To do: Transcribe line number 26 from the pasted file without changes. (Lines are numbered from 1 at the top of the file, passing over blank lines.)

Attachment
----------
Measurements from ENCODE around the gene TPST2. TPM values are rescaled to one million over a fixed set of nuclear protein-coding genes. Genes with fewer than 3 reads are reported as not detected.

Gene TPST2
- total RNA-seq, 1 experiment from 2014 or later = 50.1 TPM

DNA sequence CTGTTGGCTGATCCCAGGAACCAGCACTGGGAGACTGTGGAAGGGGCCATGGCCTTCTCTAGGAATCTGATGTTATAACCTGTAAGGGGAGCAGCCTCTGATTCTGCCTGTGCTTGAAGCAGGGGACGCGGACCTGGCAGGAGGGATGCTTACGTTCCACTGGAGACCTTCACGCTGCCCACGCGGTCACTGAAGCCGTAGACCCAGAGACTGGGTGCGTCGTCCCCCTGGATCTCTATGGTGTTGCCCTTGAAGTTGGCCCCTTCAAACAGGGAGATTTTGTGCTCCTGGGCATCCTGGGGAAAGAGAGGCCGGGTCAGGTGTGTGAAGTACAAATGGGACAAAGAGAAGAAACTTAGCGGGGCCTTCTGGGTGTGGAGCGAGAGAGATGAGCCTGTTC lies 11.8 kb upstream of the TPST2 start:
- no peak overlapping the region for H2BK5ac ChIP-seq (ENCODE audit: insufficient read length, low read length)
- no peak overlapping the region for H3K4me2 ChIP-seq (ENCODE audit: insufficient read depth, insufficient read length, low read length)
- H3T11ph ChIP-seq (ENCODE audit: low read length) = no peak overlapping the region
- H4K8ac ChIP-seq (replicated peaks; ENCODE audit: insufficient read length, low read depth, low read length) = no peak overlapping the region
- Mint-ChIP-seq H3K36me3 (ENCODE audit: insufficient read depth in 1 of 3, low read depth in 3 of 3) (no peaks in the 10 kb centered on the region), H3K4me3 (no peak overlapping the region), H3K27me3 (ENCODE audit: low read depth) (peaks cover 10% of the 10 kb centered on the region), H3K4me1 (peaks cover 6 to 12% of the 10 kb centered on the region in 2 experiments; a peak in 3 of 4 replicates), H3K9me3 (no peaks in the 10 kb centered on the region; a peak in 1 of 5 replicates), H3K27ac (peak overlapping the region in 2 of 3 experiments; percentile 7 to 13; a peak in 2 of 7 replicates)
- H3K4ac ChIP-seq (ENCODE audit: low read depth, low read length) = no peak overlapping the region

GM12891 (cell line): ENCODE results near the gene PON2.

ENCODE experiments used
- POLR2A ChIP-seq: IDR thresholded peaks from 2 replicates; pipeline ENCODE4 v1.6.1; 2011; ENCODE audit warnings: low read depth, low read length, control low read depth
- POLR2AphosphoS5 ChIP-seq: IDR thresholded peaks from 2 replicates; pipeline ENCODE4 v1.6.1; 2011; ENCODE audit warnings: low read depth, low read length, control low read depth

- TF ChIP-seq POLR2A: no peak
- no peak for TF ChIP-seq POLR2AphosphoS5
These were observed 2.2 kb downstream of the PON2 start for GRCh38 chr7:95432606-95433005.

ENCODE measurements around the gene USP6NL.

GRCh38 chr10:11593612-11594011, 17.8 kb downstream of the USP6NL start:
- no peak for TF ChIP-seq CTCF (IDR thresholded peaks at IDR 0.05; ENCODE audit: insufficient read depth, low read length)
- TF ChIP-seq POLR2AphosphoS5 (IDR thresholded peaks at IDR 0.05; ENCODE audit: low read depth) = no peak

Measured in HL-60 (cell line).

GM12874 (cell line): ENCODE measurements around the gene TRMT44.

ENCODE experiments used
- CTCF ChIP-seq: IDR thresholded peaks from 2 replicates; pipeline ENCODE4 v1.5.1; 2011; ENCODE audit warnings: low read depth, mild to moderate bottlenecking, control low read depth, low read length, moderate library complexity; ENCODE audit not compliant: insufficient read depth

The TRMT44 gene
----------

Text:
The TRMT44 gene